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Who is Considered a Refugee?

A refugee is a person who has been forced to flee their home country due to a well-founded fear of persecution based on race, religion, nationality, membership in a particular social group, or political opinion. This definition is established by the 1951 Refugee Convention and its 1967 Protocol, which provide the legal framework for the protection of refugees worldwide.

What is a refugee claim?

A refugee claim is a formal request made by an individual who seeks protection in Canada because they fear persecution in their home country or the country where they normally live. This fear of persecution must relate to factors such as race, religion, nationality, membership in a particular social group, or political opinion. The process is designed to determine whether the individual qualifies as a refugee under Canadian law and international agreements to which Canada is a signatory.

The Immigration and Refugee Board of Canada (IRB) grants refugee protection to individuals who meet the criteria set out under one of the following categories:

Convention Refugee

The term “Convention Refugee” is defined under Canadian law by the Immigration and Refugee Protection Act, Section 96, which provides a clear framework for understanding who qualifies for refugee protection in Canada. A Convention refugee is characterized by the following criteria:

Reasons for Persecution: The person has a well-founded fear of being persecuted for one or more of the following reasons: Race, Religion, Nationality, Membership in a particular social group, or Political opinion

Criteria for Being Outside the Country of Nationality: The person must be outside any country of their nationality. The person is unable or due to their fear of persecution, unwilling to avail themselves of the protection of each of those countries.

Statelessness and Former Habitual Residence: For individuals who do not have a country of nationality, the person must be outside the country of their former habitual residence. The person is unable or due to their fear of persecution, unwilling to return to that country.

Person In Need of Protection 

 

A “Person in Need of Protection” refers to someone currently in Canada who cannot safely return to their home country or country of former habitual residence without facing significant dangers. This status is specifically defined under Canadian immigration law, aligning with Section 97 (1) of the Immigration and Refugee Protection Act (IRPA). Individuals qualifying under this category are granted protection due to the severe risks identified should they be forced to return to their country. Here are the conditions under which someone would be deemed a Person in Need of Protection:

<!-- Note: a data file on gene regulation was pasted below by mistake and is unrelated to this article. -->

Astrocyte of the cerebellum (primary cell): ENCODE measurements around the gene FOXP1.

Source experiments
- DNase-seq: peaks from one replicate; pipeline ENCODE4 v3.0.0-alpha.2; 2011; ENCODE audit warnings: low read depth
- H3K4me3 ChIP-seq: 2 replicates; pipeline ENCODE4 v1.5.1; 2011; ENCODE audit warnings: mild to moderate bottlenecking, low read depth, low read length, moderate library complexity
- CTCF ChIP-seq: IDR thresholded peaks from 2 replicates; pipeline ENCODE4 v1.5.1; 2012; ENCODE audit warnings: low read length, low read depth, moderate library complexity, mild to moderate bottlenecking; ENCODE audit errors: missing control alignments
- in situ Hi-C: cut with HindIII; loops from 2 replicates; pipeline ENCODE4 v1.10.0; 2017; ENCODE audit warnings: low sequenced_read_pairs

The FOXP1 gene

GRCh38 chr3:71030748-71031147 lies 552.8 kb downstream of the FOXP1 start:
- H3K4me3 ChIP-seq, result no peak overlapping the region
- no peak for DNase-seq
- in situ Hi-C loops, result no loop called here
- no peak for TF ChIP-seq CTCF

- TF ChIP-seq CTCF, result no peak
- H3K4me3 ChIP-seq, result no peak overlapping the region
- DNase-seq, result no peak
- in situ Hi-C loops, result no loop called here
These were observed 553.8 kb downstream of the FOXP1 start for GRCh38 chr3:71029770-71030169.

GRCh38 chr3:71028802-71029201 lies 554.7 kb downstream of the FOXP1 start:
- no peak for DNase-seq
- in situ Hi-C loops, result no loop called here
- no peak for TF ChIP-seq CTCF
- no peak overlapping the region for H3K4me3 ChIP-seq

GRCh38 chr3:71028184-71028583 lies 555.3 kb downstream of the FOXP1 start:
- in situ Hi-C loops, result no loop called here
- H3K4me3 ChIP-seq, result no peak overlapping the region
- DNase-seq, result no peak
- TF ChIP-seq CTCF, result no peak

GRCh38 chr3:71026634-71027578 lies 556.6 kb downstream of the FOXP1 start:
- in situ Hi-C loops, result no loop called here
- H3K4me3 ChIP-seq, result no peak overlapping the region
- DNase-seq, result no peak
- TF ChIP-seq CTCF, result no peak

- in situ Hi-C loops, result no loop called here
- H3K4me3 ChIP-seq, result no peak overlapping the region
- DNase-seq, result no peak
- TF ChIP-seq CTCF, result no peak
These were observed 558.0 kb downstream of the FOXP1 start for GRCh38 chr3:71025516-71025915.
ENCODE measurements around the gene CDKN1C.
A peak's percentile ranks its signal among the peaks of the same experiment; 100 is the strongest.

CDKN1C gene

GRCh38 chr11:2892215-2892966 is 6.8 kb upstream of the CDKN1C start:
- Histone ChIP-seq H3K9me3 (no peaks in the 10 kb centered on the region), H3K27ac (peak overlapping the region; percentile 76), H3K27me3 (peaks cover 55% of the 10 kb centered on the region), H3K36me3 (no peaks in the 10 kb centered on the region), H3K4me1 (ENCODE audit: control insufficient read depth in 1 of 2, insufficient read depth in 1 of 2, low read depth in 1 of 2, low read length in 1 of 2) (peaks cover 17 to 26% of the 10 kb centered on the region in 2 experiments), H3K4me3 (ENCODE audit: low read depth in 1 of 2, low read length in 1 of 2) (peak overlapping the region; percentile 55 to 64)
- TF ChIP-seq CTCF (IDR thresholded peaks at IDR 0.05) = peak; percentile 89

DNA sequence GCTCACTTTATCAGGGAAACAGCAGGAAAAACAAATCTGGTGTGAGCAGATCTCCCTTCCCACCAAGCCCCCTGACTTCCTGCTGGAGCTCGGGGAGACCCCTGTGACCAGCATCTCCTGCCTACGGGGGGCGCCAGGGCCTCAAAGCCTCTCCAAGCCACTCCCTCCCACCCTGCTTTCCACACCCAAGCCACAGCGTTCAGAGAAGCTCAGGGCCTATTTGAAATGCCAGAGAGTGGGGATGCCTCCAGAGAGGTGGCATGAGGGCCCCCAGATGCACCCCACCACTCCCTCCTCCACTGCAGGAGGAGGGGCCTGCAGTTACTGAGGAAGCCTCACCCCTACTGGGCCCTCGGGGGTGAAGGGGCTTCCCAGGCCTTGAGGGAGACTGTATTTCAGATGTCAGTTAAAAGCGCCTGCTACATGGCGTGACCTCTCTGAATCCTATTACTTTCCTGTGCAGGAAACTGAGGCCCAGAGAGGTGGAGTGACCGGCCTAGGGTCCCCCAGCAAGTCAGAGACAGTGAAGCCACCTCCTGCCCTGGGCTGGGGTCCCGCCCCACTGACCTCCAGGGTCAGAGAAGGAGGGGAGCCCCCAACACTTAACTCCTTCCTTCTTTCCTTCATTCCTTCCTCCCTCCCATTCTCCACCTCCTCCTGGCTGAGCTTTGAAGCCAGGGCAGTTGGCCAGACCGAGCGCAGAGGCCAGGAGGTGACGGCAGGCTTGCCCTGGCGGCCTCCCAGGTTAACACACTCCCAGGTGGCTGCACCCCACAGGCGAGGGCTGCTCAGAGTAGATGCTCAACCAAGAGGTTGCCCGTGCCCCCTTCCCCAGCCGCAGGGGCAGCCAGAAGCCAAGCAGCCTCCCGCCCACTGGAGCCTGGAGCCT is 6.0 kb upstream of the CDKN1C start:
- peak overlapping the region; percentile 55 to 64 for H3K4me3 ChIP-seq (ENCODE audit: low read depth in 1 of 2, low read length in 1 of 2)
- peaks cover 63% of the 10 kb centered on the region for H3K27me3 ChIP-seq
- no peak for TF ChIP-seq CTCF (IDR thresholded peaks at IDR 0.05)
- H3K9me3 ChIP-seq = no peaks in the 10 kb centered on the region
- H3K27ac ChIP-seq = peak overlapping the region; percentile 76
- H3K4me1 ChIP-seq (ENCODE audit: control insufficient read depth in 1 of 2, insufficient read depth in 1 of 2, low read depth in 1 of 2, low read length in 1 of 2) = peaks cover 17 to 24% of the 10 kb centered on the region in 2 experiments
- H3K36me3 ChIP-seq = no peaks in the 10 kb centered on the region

Risk of Torture: The individual would face a danger of torture as defined in Article 1 of the Convention Against Torture. This risk must be based on substantial grounds, meaning there is credible and reliable evidence suggesting the presence of such a danger.

Risk to Life or Risk of Cruel and Unusual Treatment or Punishment: For this risk to apply, several conditions must be met:

Inability to Avail Protection: The individual must be unable or, due to the risk, unwilling to seek protection from their country.

Ubiquity of Risk: The risk must be prevalent throughout the entire country and not just in certain parts. Furthermore, this risk must be specific to the individual and not something that the general population in that country faces.

Exclusion of Lawful Sanctions: The risk should not be a result of lawful sanctions unless these sanctions are imposed in disregard of accepted international standards.

Exclusion of Medical Inadequacy: The risk must not stem solely from the country’s inability to provide adequate health or medical care.

 

Canada offers several key programs for refugees, designed to support their resettlement and protection. The main programs include:

 

Government-Assisted Refugees (GAR) Program: This program is for refugees who are selected for resettlement in Canada because of their vulnerability and lack of other durable solutions. These refugees are identified and referred by the United Nations Refugee Agency (UNHCR) and other referral organizations. The Canadian government provides financial support for these refugees for up to one year or until they can support themselves, whichever comes first.

Privately Sponsored Refugees (PSR) Program: Under this program, private groups or individuals in Canada can sponsor refugees to come to Canada. Sponsors commit to providing financial and emotional support to the refugees for the duration of the sponsorship period, typically one year. This includes assistance with housing, clothing, food, and help in finding employment and navigating local services.